According to the South China Morning Post, the Chinese Communist Party has 90 million members. Statista reports an additional 81.3 million members served at the Communist Youth League of China (CYLC) as of 2017. Those seeking residency in the U.S., or those already residing in the country, if uncovered, may now face deportation. The Migration Policy Institute reports that there were 2.5 million Chinese immigrants in the U.S. in 2018, outnumbered only by Mexicans and Indians. There were also 233,000 Hong Kong-born immigrants in the U.S. that same year.

World Crisis Paints the Picture in Red

How the new policy will affect those already residing in the United States is uncertain. In the year that the China-born coronavirus has wreaked havoc globally, caused 1 million deaths and is forecast to kill another million by the year’s end, the public is uncertain and fearful. The rhetoric is different than three years ago, when the Trump administration prohibited or limited entry to the U.S. from certain Muslim countries.

The Muslim ban has been strongly opposed by the American Civil Liberties Union (ACLU) and a number of other entities, which called the law “unconstitutional” as one targeting religious preference and equal treatment. Several courts (New York, Washington, Seattle, Maryland, Hawaii) challenged Trump: Several lawsuits dragged from early 2017 until June 2018, when the Supreme Court upheld the ban. However, the process continues to simmer: In July 2020, the House of Representatives voted 233-183 on the “NO BAN Act” – legislation reversing the controversial order, to which Trump by now had also added Venezuela and North Korea.

On a side note, Al Jazeera writes that the NO BAN act is not likely to pass the Senate. However, the enduring battle is bound to outlast Trump’s presidential term.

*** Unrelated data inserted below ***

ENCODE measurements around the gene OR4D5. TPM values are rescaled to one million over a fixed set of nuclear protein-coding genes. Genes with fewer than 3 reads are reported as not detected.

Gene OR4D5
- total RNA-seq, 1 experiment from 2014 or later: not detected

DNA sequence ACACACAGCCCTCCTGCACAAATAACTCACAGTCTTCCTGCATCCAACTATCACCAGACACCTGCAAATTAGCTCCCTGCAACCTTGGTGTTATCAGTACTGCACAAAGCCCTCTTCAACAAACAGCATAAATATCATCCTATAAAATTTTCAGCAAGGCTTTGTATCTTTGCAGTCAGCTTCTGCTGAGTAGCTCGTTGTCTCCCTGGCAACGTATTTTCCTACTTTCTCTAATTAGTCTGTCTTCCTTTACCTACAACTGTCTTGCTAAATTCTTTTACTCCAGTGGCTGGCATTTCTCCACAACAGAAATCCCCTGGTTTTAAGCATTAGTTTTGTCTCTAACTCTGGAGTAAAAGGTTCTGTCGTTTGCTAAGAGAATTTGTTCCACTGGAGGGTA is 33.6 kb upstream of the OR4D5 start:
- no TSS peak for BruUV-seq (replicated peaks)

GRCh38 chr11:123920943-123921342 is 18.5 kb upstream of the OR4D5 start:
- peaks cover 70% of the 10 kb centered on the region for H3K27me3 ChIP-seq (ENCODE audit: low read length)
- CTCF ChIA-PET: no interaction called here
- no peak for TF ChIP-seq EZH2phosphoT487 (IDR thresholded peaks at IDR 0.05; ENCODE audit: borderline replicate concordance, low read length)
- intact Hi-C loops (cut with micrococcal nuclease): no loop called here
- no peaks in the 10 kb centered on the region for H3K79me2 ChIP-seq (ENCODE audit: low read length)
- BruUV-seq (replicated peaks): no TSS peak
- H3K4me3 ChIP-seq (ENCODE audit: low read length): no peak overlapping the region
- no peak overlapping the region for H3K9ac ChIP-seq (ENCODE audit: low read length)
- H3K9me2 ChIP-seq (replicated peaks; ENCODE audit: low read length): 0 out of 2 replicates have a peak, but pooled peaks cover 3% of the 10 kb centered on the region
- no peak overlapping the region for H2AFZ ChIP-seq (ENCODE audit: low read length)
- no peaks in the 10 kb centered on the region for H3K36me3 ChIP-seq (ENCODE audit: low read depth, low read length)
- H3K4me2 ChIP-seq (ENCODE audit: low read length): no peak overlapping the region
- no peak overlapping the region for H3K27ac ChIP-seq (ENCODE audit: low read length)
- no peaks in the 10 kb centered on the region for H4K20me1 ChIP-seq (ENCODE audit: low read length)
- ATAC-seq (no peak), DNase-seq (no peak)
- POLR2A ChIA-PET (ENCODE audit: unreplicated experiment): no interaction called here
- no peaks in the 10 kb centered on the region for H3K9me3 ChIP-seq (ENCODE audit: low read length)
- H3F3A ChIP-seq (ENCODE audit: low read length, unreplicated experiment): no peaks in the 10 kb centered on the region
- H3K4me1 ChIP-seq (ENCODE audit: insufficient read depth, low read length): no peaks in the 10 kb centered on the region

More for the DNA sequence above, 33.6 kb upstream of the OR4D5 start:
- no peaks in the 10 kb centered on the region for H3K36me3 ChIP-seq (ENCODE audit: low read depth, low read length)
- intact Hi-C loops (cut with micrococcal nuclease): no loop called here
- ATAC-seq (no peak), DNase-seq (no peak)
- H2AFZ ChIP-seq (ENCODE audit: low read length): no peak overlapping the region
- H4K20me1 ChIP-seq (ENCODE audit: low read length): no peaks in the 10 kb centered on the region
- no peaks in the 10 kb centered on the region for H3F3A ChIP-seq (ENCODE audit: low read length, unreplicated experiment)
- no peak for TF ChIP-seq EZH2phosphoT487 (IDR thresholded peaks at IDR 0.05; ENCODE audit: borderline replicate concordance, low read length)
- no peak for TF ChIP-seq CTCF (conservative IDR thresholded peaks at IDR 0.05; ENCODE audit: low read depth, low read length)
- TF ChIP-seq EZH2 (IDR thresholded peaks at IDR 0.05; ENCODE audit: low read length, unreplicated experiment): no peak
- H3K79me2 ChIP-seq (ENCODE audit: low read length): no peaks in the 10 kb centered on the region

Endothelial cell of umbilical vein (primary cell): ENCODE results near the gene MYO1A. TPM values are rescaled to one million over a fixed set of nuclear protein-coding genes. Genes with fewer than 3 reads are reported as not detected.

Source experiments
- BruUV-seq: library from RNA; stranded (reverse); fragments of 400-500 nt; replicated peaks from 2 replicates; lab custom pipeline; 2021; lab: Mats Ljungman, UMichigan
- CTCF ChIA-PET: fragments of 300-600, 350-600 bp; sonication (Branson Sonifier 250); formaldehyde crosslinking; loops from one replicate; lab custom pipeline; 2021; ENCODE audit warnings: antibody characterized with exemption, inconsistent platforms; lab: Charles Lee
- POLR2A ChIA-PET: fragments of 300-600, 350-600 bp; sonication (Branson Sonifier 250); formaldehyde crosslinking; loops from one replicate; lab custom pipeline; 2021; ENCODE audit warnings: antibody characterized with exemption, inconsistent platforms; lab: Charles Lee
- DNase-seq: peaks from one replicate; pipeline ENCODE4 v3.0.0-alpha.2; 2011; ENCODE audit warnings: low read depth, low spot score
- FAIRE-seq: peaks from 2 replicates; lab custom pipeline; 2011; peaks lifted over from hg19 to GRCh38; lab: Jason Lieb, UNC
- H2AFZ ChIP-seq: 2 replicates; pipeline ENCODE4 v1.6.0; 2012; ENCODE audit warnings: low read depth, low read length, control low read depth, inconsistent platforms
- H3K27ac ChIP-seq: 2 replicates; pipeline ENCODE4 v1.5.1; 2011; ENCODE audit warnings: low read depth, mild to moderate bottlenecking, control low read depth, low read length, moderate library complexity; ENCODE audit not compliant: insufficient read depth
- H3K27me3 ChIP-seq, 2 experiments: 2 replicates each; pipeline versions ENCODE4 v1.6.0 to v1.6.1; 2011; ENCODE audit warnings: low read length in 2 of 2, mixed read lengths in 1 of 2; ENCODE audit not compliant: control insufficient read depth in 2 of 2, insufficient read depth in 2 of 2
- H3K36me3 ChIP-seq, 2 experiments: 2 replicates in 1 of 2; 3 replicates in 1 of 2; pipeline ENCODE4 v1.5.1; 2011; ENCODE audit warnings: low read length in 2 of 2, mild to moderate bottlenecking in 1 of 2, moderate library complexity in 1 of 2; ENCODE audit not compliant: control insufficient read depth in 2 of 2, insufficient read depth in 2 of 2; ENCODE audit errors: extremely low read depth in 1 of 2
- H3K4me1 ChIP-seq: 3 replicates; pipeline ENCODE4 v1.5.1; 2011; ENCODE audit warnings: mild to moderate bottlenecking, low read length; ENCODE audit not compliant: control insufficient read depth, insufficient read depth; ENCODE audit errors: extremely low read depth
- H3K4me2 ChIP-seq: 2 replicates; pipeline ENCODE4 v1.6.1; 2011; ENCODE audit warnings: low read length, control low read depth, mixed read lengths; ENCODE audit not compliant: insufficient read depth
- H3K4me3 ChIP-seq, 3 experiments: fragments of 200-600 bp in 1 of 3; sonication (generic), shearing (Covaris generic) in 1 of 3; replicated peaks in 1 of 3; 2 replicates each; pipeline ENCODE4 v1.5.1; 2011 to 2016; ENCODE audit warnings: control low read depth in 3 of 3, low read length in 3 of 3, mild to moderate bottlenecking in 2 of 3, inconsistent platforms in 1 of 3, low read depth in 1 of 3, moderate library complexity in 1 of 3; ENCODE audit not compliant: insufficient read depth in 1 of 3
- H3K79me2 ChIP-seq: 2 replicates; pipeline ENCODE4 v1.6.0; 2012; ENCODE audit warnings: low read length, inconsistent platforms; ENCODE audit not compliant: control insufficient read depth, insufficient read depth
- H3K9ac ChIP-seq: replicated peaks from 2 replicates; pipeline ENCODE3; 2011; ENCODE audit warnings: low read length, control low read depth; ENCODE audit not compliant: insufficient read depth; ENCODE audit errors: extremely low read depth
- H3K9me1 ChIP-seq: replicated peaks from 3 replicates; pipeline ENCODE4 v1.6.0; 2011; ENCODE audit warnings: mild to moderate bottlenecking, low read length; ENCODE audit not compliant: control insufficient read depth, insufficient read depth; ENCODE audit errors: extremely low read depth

And it is a similar open question for the continued Sino-American cold war. For Joe Biden, a cold war with China is not among the top priorities, according to a recent report by the Foreign Policy, which some criticize as an absence of a clear strategy and overall ambiguity where a stronghold is needed.

The UN Sets Stage, but Unity Is Virtual

September concluded with a seven-day annual United Nations meeting, held virtually, where Trump and Chinese President Xi Jinping made little progress in building bridges. Trump, again, blamed China for the global epidemic crisis, while Xi urged to resolve disputes through dialogue.

On Monday, Jun Zhang, China's permanent representative to the U.N, criticized the U.S. at the General Debate of the Third Committee of the U.N. General Assembly on behalf of China and 25 countries. He urged for the lifting of sanctions, as well as global solidarity and cooperation in the face of the Covid-19 crisis, as cited by state-run medium Xinhua.

“We continue to witness the application of unilateral coercive measures, which are contrary to the purpose and principles of the UN Charter and international law, multilateralism and the basic norms of international relations," Zhang said.

While the outcome of the elections is uncertain, this is: The fewer Chinese immigrants and students the U.S. allows through its doors, the less likely that China will change internally. Denying students to study because of geopolitical tenions with their home country?

To quote the most famous quip in American political history: "Have you no sense of decency, sir? At long last, have you no sense of decency?"

Topics:communist, trump, china, xi